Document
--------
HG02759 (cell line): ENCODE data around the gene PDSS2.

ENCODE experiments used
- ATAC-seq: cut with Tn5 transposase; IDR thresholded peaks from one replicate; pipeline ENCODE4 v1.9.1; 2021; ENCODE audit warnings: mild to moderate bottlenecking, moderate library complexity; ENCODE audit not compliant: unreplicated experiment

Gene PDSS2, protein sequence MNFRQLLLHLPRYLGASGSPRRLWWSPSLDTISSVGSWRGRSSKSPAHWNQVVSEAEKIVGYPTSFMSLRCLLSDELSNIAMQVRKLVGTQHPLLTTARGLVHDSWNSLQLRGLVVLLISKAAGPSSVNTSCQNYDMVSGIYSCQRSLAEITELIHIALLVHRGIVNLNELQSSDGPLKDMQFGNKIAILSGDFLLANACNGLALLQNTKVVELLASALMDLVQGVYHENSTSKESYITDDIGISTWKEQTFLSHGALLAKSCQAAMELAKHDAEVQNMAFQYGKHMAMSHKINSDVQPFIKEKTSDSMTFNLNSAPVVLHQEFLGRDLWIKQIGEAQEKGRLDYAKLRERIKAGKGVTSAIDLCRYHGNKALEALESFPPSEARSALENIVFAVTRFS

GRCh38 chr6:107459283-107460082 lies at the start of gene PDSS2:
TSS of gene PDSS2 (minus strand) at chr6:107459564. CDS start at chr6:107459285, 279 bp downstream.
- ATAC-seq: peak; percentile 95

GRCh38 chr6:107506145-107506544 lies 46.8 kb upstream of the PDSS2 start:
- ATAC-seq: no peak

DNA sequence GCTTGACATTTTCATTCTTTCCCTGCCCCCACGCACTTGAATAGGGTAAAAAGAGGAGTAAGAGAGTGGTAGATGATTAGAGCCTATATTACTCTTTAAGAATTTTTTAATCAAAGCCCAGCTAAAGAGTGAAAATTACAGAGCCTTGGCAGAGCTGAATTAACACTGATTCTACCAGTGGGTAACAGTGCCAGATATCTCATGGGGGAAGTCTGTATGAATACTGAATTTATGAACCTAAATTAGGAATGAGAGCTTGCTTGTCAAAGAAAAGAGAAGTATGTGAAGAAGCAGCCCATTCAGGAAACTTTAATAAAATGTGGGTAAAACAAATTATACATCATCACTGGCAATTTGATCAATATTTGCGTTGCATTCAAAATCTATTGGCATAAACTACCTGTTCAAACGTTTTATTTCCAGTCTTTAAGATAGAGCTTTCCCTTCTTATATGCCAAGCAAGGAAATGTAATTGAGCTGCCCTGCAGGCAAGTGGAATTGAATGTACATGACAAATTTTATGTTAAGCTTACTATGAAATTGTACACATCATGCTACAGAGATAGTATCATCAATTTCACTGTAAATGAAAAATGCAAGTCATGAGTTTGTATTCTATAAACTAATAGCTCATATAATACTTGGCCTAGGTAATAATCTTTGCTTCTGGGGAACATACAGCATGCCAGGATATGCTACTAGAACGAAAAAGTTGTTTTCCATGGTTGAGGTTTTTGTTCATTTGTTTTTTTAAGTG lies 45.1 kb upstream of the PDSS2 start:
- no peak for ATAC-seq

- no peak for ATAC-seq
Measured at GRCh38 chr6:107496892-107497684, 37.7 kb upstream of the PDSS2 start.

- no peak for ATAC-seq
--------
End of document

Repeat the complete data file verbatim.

HG02759 (cell line): ENCODE data around the gene PDSS2.

ENCODE experiments used
- ATAC-seq: cut with Tn5 transposase; IDR thresholded peaks from one replicate; pipeline ENCODE4 v1.9.1; 2021; ENCODE audit warnings: mild to moderate bottlenecking, moderate library complexity; ENCODE audit not compliant: unreplicated experiment

Gene PDSS2, protein sequence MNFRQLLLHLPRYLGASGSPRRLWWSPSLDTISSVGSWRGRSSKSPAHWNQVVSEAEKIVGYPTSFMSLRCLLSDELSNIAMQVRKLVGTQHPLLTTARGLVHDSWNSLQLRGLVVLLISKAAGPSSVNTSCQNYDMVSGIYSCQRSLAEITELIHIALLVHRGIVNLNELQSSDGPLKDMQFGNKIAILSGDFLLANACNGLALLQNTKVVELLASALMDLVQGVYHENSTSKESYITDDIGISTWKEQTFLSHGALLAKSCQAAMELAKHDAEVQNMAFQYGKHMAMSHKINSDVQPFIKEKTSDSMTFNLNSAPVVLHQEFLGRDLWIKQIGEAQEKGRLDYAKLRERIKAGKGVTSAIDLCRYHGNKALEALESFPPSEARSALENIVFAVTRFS

GRCh38 chr6:107459283-107460082 lies at the start of gene PDSS2:
TSS of gene PDSS2 (minus strand) at chr6:107459564. CDS start at chr6:107459285, 279 bp downstream.
- ATAC-seq: peak; percentile 95

GRCh38 chr6:107506145-107506544 lies 46.8 kb upstream of the PDSS2 start:
- ATAC-seq: no peak

DNA sequence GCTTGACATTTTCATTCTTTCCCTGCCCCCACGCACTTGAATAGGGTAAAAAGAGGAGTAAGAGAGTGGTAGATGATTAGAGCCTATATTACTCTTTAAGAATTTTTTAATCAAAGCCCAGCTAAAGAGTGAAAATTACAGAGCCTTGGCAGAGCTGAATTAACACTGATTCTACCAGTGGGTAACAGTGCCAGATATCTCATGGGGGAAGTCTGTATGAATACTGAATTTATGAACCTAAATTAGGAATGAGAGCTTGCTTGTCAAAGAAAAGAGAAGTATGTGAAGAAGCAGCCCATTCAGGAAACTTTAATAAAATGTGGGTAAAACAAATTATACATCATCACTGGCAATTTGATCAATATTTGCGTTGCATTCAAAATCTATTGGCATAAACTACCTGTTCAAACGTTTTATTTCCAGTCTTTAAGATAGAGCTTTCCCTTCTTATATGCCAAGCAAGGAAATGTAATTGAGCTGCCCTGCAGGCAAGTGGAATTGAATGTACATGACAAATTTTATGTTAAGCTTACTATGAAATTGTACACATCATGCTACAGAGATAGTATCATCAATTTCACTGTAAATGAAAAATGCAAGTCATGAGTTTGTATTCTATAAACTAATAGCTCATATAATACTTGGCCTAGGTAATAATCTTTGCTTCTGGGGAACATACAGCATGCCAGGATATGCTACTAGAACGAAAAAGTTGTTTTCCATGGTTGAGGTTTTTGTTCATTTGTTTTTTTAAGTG lies 45.1 kb upstream of the PDSS2 start:
- no peak for ATAC-seq

- no peak for ATAC-seq
Measured at GRCh38 chr6:107496892-107497684, 37.7 kb upstream of the PDSS2 start.

- no peak for ATAC-seq